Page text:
The Marion County Land Use Plan is our opportunity to apply IndyRezone to our actual land use plan and leverage it to create a more vibrant, accessible, and sustainable Indianapolis. It’s our opportunity to, over the next several decades, recreate communities around the human, rather than around the motor vehicle. Transit-oriented corridors, neighborhood commercial shops, and places for both multi-family and single-family residential. The recreation of such assets can give neighborhoods a sense of place and identity, a way to distinguish that the community is something to cherish and behold.

This is not something that will happen overnight. This is something that will take decades and the successful implementation of a multitude of efforts. However, the two that are most important, transportation and land use, are underway. This will be a turning point for Indianapolis and is something everyone, regardless of where they live in the county, should take ownership of.

To learn more about the Marion County Land Use Plan and the Plan 2020 effort, please visit http://plan2020.com/plans/lu/.  The first round of public comment is closed, but please observe the current proposed map and educate yourselves for the next round of public engagement.

Posted by StrongIndy in General Article, Series, 0 comments

Incrementalism

 Incremental development in downtown Indy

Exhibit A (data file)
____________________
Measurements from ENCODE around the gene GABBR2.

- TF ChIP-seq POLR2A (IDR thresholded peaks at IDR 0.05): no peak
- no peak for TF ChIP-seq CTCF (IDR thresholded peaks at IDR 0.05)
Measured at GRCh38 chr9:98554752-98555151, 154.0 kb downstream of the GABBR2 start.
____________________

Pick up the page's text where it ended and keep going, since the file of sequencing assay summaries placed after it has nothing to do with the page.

Incremental development in downtown Indy

Incrementalism in an urban setting…what is it exactly? Dictionary.com defines it as a policy of making changes, especially social changes, by degrees; gradualism. But applied to a city like Indianapolis, what exactly does it mean and why is it important? Here is how Strong Towns begins to define one aspect of incrementalism – incremental growth.

So towns and cities used to be built in a very gradual manner, one that was built on building almost exactly what was needed and nothing more. It was not fueled by debt or by bureaucrats armed with zoning laws. No, it was defined by copying exactly what early settlers in the US and around the world knew and saw others do. It did not take a great leap of the imagination to envision adding another story or two to an existing building if demand clearly showed that it was time to do so. Development had to build upward and intensify because transportation was slow and cumbersome – it was very hard to get to anywhere far in any reasonable amount of time. In other words, cities were built around things that made it very convenient to walk to things.

So in an era of fast automobiles, cheap gasoline and plentiful fast roads, why exactly is compact, incremental development an important thing today? Why does it matter that Indianapolis should continue to intensify its existing development pattern upward instead of outward? This is something we’ll be exploring in greater depth at our next Strong Indy meetup on August 17th. We’ll be hearing from a handful of people on what incrementalism is to them and how it applies to Indy. We’ll have time for discussion afterwards and hope to do a follow-up to this post with thoughts from everyone.

Posted by Jim Hodapp in Series, 3 comments